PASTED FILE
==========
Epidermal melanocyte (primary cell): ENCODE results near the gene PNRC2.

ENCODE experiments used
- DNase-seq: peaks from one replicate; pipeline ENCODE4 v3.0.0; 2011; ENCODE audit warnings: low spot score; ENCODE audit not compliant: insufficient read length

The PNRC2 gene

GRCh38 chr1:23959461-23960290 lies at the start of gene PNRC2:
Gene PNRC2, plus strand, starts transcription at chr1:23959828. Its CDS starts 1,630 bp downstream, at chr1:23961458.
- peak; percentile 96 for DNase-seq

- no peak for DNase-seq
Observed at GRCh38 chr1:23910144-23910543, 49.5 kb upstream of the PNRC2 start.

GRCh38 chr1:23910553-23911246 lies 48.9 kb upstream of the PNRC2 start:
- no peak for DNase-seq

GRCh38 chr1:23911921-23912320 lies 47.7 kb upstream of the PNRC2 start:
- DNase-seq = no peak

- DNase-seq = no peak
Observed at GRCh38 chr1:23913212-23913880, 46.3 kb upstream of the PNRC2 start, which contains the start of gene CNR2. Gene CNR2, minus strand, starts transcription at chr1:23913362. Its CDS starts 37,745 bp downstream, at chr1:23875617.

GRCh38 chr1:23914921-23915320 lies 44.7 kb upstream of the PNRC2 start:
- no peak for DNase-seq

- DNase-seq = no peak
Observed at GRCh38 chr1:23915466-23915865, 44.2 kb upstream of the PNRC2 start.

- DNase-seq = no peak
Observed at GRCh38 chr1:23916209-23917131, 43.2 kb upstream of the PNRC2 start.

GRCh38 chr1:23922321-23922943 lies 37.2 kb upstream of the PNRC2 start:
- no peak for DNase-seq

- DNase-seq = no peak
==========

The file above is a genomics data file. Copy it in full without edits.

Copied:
Epidermal melanocyte (primary cell): ENCODE results near the gene PNRC2.

ENCODE experiments used
- DNase-seq: peaks from one replicate; pipeline ENCODE4 v3.0.0; 2011; ENCODE audit warnings: low spot score; ENCODE audit not compliant: insufficient read length

The PNRC2 gene

GRCh38 chr1:23959461-23960290 lies at the start of gene PNRC2:
Gene PNRC2, plus strand, starts transcription at chr1:23959828. Its CDS starts 1,630 bp downstream, at chr1:23961458.
- peak; percentile 96 for DNase-seq

- no peak for DNase-seq
Observed at GRCh38 chr1:23910144-23910543, 49.5 kb upstream of the PNRC2 start.

GRCh38 chr1:23910553-23911246 lies 48.9 kb upstream of the PNRC2 start:
- no peak for DNase-seq

GRCh38 chr1:23911921-23912320 lies 47.7 kb upstream of the PNRC2 start:
- DNase-seq = no peak

- DNase-seq = no peak
Observed at GRCh38 chr1:23913212-23913880, 46.3 kb upstream of the PNRC2 start, which contains the start of gene CNR2. Gene CNR2, minus strand, starts transcription at chr1:23913362. Its CDS starts 37,745 bp downstream, at chr1:23875617.

GRCh38 chr1:23914921-23915320 lies 44.7 kb upstream of the PNRC2 start:
- no peak for DNase-seq

- DNase-seq = no peak
Observed at GRCh38 chr1:23915466-23915865, 44.2 kb upstream of the PNRC2 start.

- DNase-seq = no peak
Observed at GRCh38 chr1:23916209-23917131, 43.2 kb upstream of the PNRC2 start.

GRCh38 chr1:23922321-23922943 lies 37.2 kb upstream of the PNRC2 start:
- no peak for DNase-seq

- DNase-seq = no peak